If I have doctors, family, friends, and co-workers telling me to listen to my body (or knee in this case) and put what I want on the back-burner and take care of myself..................is that what I need to do, no matter how much I don't want to and want to rush right back to classes and rehearsals and actually be up there on stage in Nutcracker? Part of me knows that I have to pay attention to this and do what I need to or I may end up a lot worse off than I am now. Part of me wants to be "tough as nails" and fight through it and continue on.


It doesn't seem like there is a happy medium.

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Unfortunately, there is usually not a "happy medium" with an injury. Either you take care of it and it heals, or you keep dancing and it gets worse. Neither is what one wants to do, however, in the long run it is certainly best to heal.

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There could be something systematically wrong with the training involved. These problems can be very subtle --- one ballet class looks almost like the next, for the most part. But the effect on how it works your body can be very different. I suspect systematic problems here regarding the use of turnout/rotation and an imbalance in the way the exercises work the leg muscles.


When you are training under a regime that is systematically doing the wrong thing for your body, it is VERY hard to fix, and can be VERY frustrating. If these problems are systematic in the training, then your only long-term option is to leave the school and find a way to train that will provide your body the balance it needs.


Working through injuries can sometimes be benificial, but with a BIG IF. That is... IF you are able to work in a way that is right for your body. By working DIFFERENTLY from the way you did when you injured yourself, you can change habits for the better, with a greater awareness of what does and does not injure your body. Similarly, if injuries are the result of wrong training, then taking time off will do nothing, since when you come back, you'll just re-injure yourself the same way.


Quitting ballet may not be an option for you. I once quit ballet because of knee injury problems --- and the problems never went away. Yes, the tissues healed, but my knee didn't work right for years. There was no impetus to my body to fix them. They only went away when I began studying ballet again and began to work more correctly.


I agree with Victoria, the schedule is not the problem here. Professionals train one class per day, then rehearse for another 6 hours. Taking four technique classes (6 hr) in a day would be completely deadly.


Finally, you do describe a lot more injuries than I'm used to. Injury rates vary widely between schools.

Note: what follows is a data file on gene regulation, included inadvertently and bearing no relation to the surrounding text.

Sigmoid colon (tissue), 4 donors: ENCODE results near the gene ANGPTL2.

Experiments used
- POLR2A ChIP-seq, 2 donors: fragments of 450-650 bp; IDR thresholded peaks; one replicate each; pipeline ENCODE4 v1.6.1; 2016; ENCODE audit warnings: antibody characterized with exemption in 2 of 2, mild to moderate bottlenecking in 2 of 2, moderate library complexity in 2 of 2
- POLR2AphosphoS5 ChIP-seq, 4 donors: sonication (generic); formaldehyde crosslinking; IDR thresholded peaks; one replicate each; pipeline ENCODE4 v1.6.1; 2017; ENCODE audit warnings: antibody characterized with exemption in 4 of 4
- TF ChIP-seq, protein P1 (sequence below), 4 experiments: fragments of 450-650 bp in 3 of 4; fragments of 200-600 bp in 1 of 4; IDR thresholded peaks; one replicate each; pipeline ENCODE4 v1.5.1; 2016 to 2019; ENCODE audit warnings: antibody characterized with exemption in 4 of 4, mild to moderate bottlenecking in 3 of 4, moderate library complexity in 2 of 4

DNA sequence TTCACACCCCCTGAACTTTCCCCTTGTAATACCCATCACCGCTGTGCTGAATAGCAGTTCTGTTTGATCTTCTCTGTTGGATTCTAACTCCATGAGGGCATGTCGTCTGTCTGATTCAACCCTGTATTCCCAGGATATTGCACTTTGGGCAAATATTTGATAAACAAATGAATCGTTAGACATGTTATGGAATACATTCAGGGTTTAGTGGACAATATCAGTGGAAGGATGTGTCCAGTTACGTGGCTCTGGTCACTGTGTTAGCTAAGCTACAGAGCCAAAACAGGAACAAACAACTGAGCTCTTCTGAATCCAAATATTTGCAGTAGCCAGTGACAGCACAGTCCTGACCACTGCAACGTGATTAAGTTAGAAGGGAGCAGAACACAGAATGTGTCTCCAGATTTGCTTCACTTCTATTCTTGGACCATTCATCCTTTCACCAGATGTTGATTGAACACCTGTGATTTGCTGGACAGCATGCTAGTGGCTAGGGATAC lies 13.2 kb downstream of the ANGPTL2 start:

So... I think you should consider looking around at other schools. Aside from working the the doctor, which you seem to be doing... get a second evaluation from a dance professional on your technique, your training, your body, and your injuries. That is more important than this year's Nutcracker.

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Thanks Ms. Leigh and David.


I've been thinking lately about the school I went to before this one. Most people would classify it as a dinkle, a competition school, etc. But the demands on the body were not so great. Because of my hyper-extended knees I was told to not force my heels to touch in first position, to have a slight space in fifth position, etc. At my current studio closing the heels in first is required, as is "the perfect fifth position." The current studio forces this turnout, but then yells at the girls to keep all 10 toes on the floor because they pronate so badly that their small toes do not touch the floor.


I just had another call from my AD at the current school to tell me about a guest teacher tomorrow. She asked if I would be there. I had to tell her no. I go for my MRI tomorrow at noon.




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A school that requires its students to force their turnout is no better than a Dolly Dinkle school. Worse, in fact, because it leads to injury. Pretentious attitude without sound technical training is no good.


Based on what you've said --- the history of knee injuries at the school, and now a description of how they force their students' turnouts --- I would VERY STRONGLY recommend you find another place to study ballet. Good ballet schools know how to help you work to improve your turnout to your body's skeletal maximum, without forcing it. And if there is no other place to study, then you'll be better off pursuing some other physical activity for which you CAN find quality instruction. In some locations, there is simply no quality ballet training.